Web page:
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The County of Du Page v. Halkier





APPEAL from the Circuit Court of Du Page County; the Hon. WIN G. KNOCH, Judge, presiding.


The County of Du Page, appellant, brought an action in the circuit court of Du Page County against the appellees, seeking an injunction restraining them from erecting a second residence upon a lot owned by them, which was zoned "Estate" by the Du Page County zoning ordinance. Under the terms of said ordinance, areas zoned "Estate" shall have only one single family residence on a tract of not less than 165 feet of average width and 2 1/2 acres in area. The lot in question did not contain the necessary area.

The appellees filed a counterclaim, praying that said zoning ordinance be declared invalid as applied to their property, and asked that the enforcement of the ordinance as applied to their property be enjoined.

The cause was referred to the master in chancery, who took a considerable amount of testimony and found in favor of the defendants-appellees. The chancellor affirmed the master's report and entered a decree finding the Du Page County zoning ordinance null and void as applied to appellees' real estate, and enjoined the county of Du Page from enforcing "Estates" zoning as applied to appellee's property, and ordered a building permit to be issued as applied for by the appellee Peter Halkier.

The case comes to this court on direct appeal from a decree of the circuit court of Du Page County, involving the validity of a zoning ordinance enacted under the authority of the County Zoning Act. The county of Du Page sought to enjoin the defendants-appellees from using their property for a purpose contrary to the ordinance.

The facts are not in controversy but the conclusions of the parties as to the law applicable to the facts are in direct conflict.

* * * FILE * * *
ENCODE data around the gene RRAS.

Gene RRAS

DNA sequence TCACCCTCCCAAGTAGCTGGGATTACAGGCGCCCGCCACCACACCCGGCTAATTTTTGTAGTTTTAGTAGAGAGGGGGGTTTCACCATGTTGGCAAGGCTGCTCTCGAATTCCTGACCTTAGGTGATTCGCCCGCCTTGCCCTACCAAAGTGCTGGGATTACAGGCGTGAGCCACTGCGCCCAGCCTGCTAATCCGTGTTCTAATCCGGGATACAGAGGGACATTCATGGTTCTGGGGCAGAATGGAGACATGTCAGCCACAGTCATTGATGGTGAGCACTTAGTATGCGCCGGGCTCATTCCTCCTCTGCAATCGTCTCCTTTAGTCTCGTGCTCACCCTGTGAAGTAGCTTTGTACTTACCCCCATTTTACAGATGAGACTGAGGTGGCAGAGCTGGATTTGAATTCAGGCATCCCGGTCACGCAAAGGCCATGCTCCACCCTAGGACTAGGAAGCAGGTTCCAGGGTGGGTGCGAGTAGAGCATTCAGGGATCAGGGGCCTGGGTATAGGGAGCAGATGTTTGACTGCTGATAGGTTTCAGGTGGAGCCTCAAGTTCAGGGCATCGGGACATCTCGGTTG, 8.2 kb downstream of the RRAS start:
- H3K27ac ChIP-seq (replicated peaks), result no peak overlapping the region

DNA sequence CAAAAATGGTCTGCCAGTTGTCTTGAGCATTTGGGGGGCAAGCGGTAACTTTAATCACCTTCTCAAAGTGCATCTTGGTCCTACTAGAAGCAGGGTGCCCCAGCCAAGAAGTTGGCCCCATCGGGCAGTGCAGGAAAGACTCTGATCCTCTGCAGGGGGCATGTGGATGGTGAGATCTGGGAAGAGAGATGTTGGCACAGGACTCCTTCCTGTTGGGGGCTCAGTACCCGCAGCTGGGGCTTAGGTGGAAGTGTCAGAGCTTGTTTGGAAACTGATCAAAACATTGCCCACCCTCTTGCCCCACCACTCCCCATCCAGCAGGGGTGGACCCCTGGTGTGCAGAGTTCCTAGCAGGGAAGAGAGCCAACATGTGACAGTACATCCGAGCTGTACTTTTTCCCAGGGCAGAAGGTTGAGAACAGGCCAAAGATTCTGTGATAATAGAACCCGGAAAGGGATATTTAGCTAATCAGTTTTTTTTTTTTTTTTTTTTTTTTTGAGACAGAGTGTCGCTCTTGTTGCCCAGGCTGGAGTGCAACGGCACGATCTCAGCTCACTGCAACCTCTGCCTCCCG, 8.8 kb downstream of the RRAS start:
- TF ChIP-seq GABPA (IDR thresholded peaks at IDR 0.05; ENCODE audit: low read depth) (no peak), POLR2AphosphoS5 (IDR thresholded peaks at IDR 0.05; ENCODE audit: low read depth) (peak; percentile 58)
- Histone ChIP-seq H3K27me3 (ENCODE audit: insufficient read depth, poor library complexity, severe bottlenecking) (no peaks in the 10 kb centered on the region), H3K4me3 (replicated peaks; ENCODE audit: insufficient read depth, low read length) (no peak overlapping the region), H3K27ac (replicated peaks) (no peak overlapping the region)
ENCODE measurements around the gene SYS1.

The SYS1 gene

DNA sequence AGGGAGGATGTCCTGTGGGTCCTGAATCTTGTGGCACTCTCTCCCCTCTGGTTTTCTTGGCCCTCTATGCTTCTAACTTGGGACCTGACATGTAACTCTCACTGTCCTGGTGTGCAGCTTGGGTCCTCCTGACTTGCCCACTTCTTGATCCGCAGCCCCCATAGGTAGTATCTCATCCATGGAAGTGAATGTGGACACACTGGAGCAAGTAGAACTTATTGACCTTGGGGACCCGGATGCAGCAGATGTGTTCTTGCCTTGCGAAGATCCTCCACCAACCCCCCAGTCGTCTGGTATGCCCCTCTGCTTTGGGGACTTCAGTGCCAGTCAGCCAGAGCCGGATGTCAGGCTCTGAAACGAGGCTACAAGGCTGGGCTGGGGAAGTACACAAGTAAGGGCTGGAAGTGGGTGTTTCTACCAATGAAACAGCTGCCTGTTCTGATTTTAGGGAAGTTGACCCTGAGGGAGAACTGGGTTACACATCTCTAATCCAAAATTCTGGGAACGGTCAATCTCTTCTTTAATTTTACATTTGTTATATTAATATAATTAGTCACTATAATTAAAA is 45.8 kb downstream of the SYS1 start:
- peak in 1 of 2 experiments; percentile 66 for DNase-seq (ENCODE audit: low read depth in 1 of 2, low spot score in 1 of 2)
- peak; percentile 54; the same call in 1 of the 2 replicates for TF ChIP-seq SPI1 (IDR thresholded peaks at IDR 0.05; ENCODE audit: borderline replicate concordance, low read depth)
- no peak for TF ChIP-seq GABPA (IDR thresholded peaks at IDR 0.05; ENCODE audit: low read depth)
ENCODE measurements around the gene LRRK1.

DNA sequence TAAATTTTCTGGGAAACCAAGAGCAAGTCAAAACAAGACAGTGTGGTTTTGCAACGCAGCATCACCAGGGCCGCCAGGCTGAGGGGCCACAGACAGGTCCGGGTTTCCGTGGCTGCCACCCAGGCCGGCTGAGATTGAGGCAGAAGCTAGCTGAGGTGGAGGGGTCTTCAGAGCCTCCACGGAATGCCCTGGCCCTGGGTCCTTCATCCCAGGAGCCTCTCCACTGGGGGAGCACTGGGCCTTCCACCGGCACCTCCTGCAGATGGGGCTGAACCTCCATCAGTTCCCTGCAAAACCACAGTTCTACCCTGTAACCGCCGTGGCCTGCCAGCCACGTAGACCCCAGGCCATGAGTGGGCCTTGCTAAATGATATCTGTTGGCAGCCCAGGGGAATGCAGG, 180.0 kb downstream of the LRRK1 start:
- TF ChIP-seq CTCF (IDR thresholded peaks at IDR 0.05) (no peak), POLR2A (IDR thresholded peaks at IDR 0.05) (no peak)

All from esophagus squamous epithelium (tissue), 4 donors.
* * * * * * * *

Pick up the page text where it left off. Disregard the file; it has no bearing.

The appellee's property is located at the northeast outskirts of the village of Downers Grove, but outside the limits of the village. The property is wooded and is rectangular in shape, having 230 feet of south frontage on Thirty-fifth Street, and a north and south depth of 986 feet. Thirty-fifth Street ends at the west line of the property, and traffic swings south on Fairview Avenue, a north and south highway. Two houses have previously been constructed on the property, which houses are occupied by the appellees. Neither of these houses is located within 200 feet of the north line of Thirty-fifth Street. The land immediately to the south of Thirty-fifth Street is classified as "Farming" and is used for farming purposes, except for the radio transmitting station and three high towers of Radio Station WCFL. The property immediately to the west of defendant's property is likewise classified as "Farming" and so used. The area south of Thirty-fifth Street and west of Fairview Avenue, while also classified as "Farming," is subdivided into residence lots of 50 to 100 foot frontage and 200 to 300 foot depth. A number of small houses have been built in this subdivision, which is about 50 per cent developed. The appellees' property is located in the extreme southwest corner of an "Estates" district, which includes adjoining property to the east facing on Thirty-fifth Street. The so-called "Benke" property, immediately to the east, a 5-acre tract, is used for farming purposes, the property being divided into pastures where cows, sheep, horses, and pigs are raised and fed for commercial purposes, with accompanying manure piles and unattractive farm buildings and equipment. This use extends the entire length of the tract up to Thirty-fifth Street. The animals come within 20 feet of Halkier's home. Just east of the Benke property is the "Pane" property, which is a 5-acre tract used for raising sheep and chickens commercially, and has an incomplete tar-paper house, located close to Thirty-fifth Street. Adjoining the Pane property is a tract of 6 1/2 acres, which, in addition to containing a two-story house for residence purposes, also contains an old three-story tavern building which has been remodeled and is now occupied for multiple-apartment purposes. It is admitted that none of the three adjoining properties comply with the standard of the "Estates" district of the zoning ordinance, and are nonconforming uses which have been in existence for a number of years. Still further east are three other tracts, two of which are improved with small residence buildings and do not meet the area requirements of the "Estates" districts of 2 1/2 acres for each house.